Skip to main content

It's National Physics Day!

Physics fans, rejoice! April 24th is National Physics Day, and physics enthusiasts across the country are celebrating with fun physics demonstrations, public lectures, and other science events.

But National Physics Day isn't new; revelers have celebrated physics on or around April 24th for the past 18 years, starting in 1995 at the University of Virginia. One year later, the National Science Foundation incorporated National Physics Day into their now defunct Science and Technology Week. Despite that program's end, National Physics Day has endured.

"It's always been focused on getting young children interested, and they're a fantastic audience," said Craig Dukes, a University of Virginia physicist who helped organize some of the first National Physics Days.

And how do you get the kids excited?

"The kids always like something that goes boom," said Dukes.

So in honor of National Physics Day, here's some awesome physics demonstrations to help you celebrate (including a couple that go boom!):

Imploding Train Car

This is a super-sized version of the imploding barrel demonstration you may see in a freshman physics class. The demonstrators boiled water in the tanker and then sealed off the tanker so that no gas could escape.

Before the tanker was sealed, the water vapor pushed all of the air out. Consequently, when the tanker was capped, the water vapor cooled back into a liquid and the pressure in the tanker plummeted. The difference between the low pressure in the tanker and the relatively high atmospheric pressure outside caused the tanker to implode with a bang.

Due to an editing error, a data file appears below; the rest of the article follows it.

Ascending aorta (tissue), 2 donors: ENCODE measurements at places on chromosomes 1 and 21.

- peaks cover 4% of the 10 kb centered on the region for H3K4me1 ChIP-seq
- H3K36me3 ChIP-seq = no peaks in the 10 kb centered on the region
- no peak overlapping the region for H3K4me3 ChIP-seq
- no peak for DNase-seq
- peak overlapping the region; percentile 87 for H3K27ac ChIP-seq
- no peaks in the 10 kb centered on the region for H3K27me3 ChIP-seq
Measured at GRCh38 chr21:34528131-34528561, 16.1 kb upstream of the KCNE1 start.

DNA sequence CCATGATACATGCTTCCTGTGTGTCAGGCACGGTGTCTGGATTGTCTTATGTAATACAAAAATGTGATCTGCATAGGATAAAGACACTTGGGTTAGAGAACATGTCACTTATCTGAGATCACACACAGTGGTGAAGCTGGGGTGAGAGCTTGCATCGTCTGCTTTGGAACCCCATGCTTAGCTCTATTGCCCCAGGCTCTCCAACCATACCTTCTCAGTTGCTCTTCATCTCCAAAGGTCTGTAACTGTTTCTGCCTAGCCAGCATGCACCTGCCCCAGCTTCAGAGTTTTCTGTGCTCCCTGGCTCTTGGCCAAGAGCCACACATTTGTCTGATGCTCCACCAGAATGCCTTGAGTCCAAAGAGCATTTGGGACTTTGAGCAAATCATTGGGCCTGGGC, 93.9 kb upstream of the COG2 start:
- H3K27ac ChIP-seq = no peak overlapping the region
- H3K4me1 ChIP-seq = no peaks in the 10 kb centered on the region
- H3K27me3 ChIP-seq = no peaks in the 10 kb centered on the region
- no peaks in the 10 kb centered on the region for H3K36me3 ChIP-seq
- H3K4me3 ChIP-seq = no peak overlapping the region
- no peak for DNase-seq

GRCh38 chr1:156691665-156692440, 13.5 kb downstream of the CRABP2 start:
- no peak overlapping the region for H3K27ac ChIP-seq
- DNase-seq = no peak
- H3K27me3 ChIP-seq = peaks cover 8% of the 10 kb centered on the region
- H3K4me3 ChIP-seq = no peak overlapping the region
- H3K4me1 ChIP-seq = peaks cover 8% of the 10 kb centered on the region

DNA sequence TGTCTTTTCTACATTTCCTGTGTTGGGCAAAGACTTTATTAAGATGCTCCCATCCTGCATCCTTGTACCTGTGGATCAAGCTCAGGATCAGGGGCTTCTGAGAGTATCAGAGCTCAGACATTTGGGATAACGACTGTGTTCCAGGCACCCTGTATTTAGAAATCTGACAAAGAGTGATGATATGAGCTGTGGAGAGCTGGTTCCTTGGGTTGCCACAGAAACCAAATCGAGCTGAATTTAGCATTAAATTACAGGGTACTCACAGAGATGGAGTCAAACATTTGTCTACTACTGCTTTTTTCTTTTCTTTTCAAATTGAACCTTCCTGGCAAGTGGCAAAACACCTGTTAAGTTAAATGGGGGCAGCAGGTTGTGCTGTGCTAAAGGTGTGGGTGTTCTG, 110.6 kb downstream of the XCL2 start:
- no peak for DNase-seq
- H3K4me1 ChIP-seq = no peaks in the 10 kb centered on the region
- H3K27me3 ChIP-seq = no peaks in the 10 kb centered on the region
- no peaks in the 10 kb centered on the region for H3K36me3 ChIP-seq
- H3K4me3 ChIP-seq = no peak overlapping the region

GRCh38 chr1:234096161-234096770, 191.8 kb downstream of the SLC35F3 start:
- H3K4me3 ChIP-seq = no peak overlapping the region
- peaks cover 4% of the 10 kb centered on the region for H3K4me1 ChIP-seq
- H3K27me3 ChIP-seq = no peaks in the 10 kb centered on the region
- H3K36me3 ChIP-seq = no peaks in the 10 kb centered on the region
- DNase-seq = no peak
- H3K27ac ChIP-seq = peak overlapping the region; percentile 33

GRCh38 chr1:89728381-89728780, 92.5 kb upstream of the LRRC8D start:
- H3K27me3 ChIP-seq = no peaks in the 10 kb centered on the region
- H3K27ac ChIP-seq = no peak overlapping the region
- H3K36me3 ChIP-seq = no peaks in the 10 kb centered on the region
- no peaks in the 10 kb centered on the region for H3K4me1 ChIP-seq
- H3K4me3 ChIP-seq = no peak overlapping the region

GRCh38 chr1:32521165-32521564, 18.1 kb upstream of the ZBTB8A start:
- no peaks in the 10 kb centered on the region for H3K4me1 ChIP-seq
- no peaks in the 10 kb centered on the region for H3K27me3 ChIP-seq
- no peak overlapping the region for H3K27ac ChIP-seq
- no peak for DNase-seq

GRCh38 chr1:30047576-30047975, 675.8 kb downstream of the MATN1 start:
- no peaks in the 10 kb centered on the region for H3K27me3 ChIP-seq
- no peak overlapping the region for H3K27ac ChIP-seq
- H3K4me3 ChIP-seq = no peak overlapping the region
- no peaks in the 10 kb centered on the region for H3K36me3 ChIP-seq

Liquid Nitrogen Cannon

As liquid nitrogen expands into a gas, you can use it to propel projectiles.

Bubbles in Space

And here's one demo that's out of this world, literally!

Imploding drums, demos on beds of nails, and exploding balloons have been a hit at the University of Virginia's celebrations in past years, said Steve Thornton, a University of Virginia physicist who organized the first National Physics Day. Thornton has worked on National Physics Day since the beginning, and he has just started to hand the reins over to his colleagues.

So have some fun with physics this year, but remember to stay safe. Many physics demos, including the ones above, involve some risk, and kids should always be supervised by an adult.


  1. I love the bubble demo, is it easy to do and is there a guide available anywhere on how to do it and what is required?


  2. I love the bubble demo, is it easy to do and is there a guide available anywhere on how to do it and what is required?



Post a Comment

Popular Posts

How 4,000 Physicists Gave a Vegas Casino its Worst Week Ever

What happens when several thousand distinguished physicists, researchers, and students descend on the nation’s gambling capital for a conference? The answer is "a bad week for the casino"—but you'd never guess why.

Ask a Physicist: Phone Flash Sharpie Shock!

Lexie and Xavier, from Orlando, FL want to know: "What's going on in this video ? Our science teacher claims that the pain comes from a small electrical shock, but we believe that this is due to the absorption of light. Please help us resolve this dispute!"

The Science of Ice Cream: Part One

Even though it's been a warm couple of months already, it's officially summer. A delicious, science-filled way to beat the heat? Making homemade ice cream. (We've since updated this article to include the science behind vegan ice cream. To learn more about ice cream science, check out The Science of Ice Cream, Redux ) Image Credit: St0rmz via Flickr Over at Physics@Home there's an easy recipe for homemade ice cream. But what kind of milk should you use to make ice cream? And do you really need to chill the ice cream base before making it? Why do ice cream recipes always call for salt on ice?